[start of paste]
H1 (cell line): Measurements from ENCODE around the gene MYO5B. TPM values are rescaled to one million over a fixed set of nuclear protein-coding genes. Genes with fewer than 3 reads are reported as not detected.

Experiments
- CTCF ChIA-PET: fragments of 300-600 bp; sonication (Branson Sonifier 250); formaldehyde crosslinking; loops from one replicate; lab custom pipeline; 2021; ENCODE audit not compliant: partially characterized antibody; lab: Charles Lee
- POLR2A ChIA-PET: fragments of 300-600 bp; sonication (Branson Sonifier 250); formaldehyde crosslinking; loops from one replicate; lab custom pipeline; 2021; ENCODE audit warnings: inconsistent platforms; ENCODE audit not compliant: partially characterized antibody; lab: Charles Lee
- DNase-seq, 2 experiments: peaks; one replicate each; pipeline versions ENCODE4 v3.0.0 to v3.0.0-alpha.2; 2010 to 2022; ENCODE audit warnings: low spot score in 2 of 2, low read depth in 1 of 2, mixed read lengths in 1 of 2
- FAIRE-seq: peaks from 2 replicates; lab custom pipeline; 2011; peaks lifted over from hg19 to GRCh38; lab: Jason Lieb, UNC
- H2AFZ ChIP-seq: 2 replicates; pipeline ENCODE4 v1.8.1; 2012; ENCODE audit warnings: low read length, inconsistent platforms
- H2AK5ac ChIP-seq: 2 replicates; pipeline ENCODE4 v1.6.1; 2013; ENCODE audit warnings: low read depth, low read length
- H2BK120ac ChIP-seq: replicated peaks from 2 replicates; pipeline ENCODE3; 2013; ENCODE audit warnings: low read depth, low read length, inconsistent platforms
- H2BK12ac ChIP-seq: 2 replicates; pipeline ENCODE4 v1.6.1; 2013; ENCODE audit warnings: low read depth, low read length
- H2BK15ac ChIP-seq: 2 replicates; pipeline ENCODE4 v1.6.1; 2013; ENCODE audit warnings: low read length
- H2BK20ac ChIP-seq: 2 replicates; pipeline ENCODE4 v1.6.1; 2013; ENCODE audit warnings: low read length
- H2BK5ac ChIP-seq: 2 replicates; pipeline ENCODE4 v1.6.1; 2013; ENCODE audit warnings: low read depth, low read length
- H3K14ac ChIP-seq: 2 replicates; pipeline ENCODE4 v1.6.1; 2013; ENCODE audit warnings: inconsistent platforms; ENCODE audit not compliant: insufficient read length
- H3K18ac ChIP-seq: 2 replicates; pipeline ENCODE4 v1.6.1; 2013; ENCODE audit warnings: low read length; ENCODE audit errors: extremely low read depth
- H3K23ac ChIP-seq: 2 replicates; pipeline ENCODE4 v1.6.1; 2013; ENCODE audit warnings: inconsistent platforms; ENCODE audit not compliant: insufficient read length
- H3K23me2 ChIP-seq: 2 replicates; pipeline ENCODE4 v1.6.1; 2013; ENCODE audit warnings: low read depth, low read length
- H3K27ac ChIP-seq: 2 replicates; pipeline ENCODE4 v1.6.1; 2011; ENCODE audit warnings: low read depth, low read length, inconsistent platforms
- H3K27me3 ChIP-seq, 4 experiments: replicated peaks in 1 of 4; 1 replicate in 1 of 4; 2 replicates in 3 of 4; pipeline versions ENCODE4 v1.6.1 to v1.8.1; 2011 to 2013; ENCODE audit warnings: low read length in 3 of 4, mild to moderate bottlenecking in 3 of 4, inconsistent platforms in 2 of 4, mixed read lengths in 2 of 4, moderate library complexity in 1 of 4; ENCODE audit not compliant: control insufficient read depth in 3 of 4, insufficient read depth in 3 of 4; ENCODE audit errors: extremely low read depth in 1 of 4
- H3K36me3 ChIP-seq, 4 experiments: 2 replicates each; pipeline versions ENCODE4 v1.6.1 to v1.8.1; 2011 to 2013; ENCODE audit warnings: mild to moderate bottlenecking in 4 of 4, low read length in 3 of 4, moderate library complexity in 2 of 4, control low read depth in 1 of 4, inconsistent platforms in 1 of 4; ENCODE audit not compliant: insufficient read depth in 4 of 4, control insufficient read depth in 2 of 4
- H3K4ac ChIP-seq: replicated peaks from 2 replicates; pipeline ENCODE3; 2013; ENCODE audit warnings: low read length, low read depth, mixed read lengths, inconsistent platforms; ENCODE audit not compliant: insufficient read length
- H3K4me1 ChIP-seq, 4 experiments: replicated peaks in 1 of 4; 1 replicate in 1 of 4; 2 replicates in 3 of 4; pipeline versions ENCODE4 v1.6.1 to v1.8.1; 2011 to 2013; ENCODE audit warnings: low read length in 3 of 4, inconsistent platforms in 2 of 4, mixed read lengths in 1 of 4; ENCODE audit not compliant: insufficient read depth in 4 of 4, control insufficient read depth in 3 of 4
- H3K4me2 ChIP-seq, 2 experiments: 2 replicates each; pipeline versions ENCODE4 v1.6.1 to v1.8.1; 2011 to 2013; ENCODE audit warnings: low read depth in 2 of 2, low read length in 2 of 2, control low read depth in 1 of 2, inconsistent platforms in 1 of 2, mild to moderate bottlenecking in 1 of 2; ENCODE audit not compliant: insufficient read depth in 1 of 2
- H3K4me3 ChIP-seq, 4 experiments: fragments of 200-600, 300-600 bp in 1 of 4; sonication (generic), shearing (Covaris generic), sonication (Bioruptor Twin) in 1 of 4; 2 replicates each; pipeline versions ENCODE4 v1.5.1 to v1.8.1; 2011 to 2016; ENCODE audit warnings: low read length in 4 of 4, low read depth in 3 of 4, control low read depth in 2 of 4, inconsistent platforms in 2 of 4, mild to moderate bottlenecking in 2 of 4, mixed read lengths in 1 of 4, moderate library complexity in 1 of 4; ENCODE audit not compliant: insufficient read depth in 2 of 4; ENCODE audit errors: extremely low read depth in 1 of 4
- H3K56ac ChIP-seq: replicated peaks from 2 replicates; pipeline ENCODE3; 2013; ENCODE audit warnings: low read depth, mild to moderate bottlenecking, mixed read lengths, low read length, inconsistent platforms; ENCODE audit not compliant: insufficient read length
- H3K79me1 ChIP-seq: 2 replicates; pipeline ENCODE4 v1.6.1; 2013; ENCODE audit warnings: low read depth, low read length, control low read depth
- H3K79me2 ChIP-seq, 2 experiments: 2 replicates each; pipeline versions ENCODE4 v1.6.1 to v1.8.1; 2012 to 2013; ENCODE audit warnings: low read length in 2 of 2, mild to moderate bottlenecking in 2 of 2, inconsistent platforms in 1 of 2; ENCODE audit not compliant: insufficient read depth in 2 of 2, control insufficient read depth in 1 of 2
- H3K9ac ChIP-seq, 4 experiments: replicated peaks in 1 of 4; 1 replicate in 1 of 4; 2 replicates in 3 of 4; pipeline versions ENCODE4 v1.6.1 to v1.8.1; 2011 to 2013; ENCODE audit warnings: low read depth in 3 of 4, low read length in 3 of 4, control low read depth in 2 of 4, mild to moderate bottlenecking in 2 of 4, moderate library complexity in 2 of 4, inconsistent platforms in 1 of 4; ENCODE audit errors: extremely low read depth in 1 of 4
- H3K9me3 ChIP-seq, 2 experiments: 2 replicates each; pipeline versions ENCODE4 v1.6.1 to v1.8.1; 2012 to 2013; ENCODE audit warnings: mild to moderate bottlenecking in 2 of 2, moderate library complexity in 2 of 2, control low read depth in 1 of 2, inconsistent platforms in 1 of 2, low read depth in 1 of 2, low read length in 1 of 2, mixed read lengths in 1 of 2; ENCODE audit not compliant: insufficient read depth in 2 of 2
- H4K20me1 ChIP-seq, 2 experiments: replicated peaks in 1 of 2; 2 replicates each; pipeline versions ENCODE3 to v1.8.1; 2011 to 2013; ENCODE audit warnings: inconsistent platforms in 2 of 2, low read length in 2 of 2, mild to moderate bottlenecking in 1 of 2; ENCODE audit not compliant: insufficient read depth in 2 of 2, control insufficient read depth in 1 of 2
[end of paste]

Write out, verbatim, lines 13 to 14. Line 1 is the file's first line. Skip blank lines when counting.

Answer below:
- H2BK5ac ChIP-seq: 2 replicates; pipeline ENCODE4 v1.6.1; 2013; ENCODE audit warnings: low read depth, low read length
- H3K14ac ChIP-seq: 2 replicates; pipeline ENCODE4 v1.6.1; 2013; ENCODE audit warnings: inconsistent platforms; ENCODE audit not compliant: insufficient read length